This Court does not of course take any substantive position on the retaliation claim, something that will be for the jury to Page 13 resolve. But it is plain that the jury should have access to the evidence for that purpose. College's initial motion is denied.

  Next College asks to bar as hypothetical any testimony as to what College "would have done" if Strauch had not stated his intention to retire (Dkt. No. 87-2). But that issue — the question whether Russell's handling of the timing and his implementation of the Reorganization were impacted by Strauch's statement as to anticipated retirement — is not at all hypothetical or speculative. Instead it is for the jury to determine whether the answers to that line of inquiry do or do not support Strauch's age discrimination claim. That motion is also denied.

  Next College asks that evidence of discovery disputes that arose during the course of the litigation be excluded from admissibility at trial (Dkt. No. 87-3). But if and to the extent that such matters might be viewed by a reasonable factfinder as evidencing retaliation, such a prohibition would be inappropriate — and hence a blanket ruling of the type sought by College and the Plan is inappropriate. And Strauch's Response Mem. 15-22 urges persuasively that the matters referred to there may be relevant to the issues of wilfulness and possible impeachment. Accordingly that motion is denied in its generic form, without prejudice to its reassertion in a more particularized form as the issue may arise during the course of trial. Page 14

  College offers as a fourth motion (Dkt. No. 87-4) the contention that Strauch should not be permitted to argue that he has been harmed by (1) the alleged delay in payment of his benefits under the Severance Pay Plan or (2) the failure to pay a lump-sum benefit under the Staff Members' Retirement Plan (except, in the latter regard, as to Strauch's having to incur attorneys' fees to obtain the payment). To that end College attempts to rely on Strauch's abandonment of any claim of lost income and investment opportunities and interest incurred for personal loans that he took out when payment was not made.

  But it is one thing for Strauch to disclaim an effort to obtain damages quantified in that fashion and quite another to prevent Strauch from complaining that such conduct by College and the Plan was retaliatory and hence unlawful. That evidence may be put before the jury, and it remains for the time of trial to consider just how the issue may be posed in terms of its resolution of the issues. Again the motion in its generic form is denied.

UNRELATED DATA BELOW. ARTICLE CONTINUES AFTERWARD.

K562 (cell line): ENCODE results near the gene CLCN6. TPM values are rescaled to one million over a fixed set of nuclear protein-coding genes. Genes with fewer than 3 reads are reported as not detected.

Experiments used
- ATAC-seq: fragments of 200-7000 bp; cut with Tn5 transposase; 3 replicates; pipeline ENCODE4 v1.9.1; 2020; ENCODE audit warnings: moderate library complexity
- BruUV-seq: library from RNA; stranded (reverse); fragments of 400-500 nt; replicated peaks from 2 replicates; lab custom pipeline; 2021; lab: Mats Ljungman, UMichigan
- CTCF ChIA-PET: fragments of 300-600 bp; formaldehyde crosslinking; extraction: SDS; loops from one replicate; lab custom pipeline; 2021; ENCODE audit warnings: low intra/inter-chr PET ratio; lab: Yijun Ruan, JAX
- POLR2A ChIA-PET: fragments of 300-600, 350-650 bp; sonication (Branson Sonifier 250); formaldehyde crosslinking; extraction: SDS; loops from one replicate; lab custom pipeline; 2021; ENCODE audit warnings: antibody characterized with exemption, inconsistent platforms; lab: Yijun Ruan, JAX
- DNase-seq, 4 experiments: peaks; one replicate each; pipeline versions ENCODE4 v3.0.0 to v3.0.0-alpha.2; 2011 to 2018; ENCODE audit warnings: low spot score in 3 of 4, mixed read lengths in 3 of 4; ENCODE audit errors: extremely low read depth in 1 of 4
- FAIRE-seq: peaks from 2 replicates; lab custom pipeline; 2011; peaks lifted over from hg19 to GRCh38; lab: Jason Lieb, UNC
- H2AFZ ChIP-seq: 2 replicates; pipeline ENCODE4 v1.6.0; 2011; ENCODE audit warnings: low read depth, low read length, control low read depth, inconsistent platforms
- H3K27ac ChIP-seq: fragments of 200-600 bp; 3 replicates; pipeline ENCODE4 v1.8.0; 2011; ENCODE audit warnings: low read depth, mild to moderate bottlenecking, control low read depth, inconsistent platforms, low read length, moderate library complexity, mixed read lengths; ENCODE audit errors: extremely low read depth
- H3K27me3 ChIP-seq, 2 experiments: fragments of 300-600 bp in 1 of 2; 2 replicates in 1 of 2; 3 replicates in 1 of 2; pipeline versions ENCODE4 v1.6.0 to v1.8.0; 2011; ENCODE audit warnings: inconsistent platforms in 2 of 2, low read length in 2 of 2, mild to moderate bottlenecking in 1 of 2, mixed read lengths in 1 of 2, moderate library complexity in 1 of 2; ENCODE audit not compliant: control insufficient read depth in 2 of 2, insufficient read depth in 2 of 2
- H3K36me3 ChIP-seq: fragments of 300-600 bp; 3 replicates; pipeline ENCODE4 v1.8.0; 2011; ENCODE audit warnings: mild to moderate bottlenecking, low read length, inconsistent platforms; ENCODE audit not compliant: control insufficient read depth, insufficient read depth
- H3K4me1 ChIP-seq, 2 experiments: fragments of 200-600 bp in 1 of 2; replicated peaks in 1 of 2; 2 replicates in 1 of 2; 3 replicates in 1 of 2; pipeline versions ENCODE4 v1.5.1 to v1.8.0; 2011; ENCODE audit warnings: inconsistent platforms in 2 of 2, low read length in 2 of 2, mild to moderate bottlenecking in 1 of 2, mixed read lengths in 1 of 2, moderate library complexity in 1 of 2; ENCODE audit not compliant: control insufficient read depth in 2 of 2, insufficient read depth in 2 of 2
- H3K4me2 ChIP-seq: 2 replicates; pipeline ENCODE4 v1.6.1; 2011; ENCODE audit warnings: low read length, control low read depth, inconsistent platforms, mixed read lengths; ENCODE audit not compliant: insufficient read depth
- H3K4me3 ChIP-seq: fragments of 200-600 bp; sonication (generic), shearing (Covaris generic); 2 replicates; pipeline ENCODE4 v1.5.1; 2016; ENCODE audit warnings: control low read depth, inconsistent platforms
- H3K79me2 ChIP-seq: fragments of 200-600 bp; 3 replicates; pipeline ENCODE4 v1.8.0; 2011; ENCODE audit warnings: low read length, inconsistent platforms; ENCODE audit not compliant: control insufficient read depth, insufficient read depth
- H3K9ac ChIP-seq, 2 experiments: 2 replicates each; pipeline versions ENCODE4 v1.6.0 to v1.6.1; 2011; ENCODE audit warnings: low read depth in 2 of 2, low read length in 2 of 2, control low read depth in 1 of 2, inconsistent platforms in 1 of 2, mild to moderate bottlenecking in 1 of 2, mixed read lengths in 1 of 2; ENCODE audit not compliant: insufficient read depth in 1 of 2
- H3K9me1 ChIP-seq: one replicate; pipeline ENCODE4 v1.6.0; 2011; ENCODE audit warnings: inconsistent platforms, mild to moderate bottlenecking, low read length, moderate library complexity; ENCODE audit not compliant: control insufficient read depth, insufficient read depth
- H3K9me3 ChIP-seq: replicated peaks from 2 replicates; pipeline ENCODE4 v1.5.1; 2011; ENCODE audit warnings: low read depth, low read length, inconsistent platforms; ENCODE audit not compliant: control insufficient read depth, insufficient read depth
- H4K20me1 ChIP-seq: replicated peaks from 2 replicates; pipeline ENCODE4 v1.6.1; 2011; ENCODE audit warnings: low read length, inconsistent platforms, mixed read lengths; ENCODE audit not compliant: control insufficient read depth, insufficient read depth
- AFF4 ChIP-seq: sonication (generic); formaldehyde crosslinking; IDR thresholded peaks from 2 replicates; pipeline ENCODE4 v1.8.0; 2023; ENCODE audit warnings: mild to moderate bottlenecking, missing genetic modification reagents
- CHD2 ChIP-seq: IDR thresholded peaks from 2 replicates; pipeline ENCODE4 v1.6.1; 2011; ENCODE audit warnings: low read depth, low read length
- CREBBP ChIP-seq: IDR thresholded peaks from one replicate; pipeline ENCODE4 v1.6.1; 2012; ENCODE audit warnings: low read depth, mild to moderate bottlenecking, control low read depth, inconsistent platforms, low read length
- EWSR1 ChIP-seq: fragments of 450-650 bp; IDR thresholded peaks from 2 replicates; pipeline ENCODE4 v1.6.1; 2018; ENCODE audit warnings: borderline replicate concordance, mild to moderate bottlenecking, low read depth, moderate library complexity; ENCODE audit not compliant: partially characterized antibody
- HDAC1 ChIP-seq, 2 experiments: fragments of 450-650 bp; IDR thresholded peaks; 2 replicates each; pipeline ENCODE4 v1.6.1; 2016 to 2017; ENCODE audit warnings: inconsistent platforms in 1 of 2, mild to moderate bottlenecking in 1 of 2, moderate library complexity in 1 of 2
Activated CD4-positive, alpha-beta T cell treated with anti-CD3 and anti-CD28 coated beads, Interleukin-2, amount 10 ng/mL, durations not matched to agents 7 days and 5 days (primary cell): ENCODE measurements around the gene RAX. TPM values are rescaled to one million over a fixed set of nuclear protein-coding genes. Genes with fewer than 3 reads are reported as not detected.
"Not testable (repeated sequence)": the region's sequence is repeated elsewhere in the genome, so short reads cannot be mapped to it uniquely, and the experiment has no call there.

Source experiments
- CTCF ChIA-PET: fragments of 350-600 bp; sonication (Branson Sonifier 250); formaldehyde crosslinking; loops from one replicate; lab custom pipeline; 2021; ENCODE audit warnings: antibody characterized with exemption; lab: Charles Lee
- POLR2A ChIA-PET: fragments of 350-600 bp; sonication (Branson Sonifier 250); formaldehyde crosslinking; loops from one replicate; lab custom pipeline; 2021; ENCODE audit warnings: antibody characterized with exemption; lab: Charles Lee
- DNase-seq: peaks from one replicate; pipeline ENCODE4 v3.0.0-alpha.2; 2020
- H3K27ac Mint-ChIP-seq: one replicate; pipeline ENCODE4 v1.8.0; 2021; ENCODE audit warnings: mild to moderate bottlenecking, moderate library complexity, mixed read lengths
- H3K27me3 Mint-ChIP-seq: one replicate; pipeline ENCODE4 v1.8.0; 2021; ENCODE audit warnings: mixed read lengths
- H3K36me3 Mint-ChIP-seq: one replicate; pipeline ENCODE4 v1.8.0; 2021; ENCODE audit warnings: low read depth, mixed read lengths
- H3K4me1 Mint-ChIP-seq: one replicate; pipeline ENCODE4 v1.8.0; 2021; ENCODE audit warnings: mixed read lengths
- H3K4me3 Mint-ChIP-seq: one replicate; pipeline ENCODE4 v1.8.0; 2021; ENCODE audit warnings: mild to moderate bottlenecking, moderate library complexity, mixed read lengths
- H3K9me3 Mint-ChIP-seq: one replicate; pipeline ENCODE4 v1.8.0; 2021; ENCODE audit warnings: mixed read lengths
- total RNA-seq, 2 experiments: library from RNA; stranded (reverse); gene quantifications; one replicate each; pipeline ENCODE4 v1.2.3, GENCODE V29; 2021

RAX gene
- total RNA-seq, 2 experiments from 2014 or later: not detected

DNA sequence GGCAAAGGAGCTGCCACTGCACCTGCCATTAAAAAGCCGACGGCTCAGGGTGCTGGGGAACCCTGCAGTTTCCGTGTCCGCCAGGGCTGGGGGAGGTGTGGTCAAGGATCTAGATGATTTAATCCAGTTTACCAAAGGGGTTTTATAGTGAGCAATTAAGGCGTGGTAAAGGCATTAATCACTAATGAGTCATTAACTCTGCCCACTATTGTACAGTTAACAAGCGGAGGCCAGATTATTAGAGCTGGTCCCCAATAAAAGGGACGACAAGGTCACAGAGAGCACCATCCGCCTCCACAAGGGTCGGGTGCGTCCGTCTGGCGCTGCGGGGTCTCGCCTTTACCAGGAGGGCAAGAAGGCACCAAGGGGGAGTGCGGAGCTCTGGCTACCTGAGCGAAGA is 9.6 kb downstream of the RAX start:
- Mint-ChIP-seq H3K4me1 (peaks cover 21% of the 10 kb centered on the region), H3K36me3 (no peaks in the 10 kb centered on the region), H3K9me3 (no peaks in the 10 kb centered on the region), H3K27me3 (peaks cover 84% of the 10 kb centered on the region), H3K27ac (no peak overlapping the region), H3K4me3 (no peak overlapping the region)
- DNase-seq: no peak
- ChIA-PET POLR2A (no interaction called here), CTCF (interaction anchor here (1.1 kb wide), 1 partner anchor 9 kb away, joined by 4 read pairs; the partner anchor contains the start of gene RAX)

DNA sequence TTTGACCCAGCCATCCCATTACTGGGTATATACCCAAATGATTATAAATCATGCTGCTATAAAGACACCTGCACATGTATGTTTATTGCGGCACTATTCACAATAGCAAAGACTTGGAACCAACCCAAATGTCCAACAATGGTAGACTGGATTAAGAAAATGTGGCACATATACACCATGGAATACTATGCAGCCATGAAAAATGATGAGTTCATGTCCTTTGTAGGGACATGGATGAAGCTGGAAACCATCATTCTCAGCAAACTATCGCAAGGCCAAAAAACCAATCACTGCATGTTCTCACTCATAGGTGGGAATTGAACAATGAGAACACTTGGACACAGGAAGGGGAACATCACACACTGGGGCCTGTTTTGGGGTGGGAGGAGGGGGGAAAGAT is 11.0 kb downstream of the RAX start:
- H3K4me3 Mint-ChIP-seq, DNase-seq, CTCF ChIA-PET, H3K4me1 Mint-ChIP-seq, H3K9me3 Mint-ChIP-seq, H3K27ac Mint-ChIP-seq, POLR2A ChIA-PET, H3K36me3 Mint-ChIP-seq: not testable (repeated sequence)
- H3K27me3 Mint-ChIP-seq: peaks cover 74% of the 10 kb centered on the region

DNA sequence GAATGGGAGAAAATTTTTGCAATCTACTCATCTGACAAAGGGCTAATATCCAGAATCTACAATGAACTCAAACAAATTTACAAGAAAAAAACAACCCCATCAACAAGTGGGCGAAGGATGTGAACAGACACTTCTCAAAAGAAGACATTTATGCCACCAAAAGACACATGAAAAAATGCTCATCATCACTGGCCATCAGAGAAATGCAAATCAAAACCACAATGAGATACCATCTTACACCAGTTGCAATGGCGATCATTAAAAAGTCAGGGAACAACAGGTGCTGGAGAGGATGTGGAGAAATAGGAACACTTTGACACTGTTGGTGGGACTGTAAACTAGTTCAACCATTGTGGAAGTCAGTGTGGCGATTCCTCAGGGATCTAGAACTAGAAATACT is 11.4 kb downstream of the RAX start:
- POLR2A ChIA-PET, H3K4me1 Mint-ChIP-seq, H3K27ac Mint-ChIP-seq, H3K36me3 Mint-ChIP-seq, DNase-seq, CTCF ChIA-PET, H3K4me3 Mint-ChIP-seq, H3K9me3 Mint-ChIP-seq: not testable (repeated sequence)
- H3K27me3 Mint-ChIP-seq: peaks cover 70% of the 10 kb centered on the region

Next College seeks to bar any introduction of evidence as to the failure to pay Strauch severance benefits under College's Severance Policy (Dkt. No. 87-5). That motion is puzzling, both because such a claim is clearly relevant to Strauch's age discrimination claim*fn5 and because Strauch's response to the Page 15 College-Plan written interrogatories expressly included such benefits in Strauch's damages calculation — indeed, defense counsel specifically interrogated Strauch in that respect during his deposition (Dep. 185:12 to 187:3). That surprising motion is denied.*fn6

  College's next two motions (Dkt. Nos. 87-6 and 87-7) seek to bar introduction of evidence as to the job performance and termination of Jonasson and Lynch (both of whom were terminated on the same day as Strauch). If and to the extent that Strauch were to seek the admissibility of such evidence in the broad form just stated (thus essentially creating some mini-trials that could deflect attention from the real issues in this litigation), the motions would be granted. But analysis confirms that the blunderbuss motions should be denied in the limited respects next discussed.

  First, this Court has held in its February 3, 2004 memorandum opinion, and reconfirms here, that Russell's comments Page 16 to (or as to) Jonasson and Lynch that a rational factfinder might consider as age-oriented are admissible because they might be viewed as probative regarding College's motivation. That does not, however, extend to the admissibility of Jonasson's own opinion that her discharge was age-related — something as to which the jury must reach its own decision on the basis of the Russell statements and other relevant facts that might be elicited from Jonasson.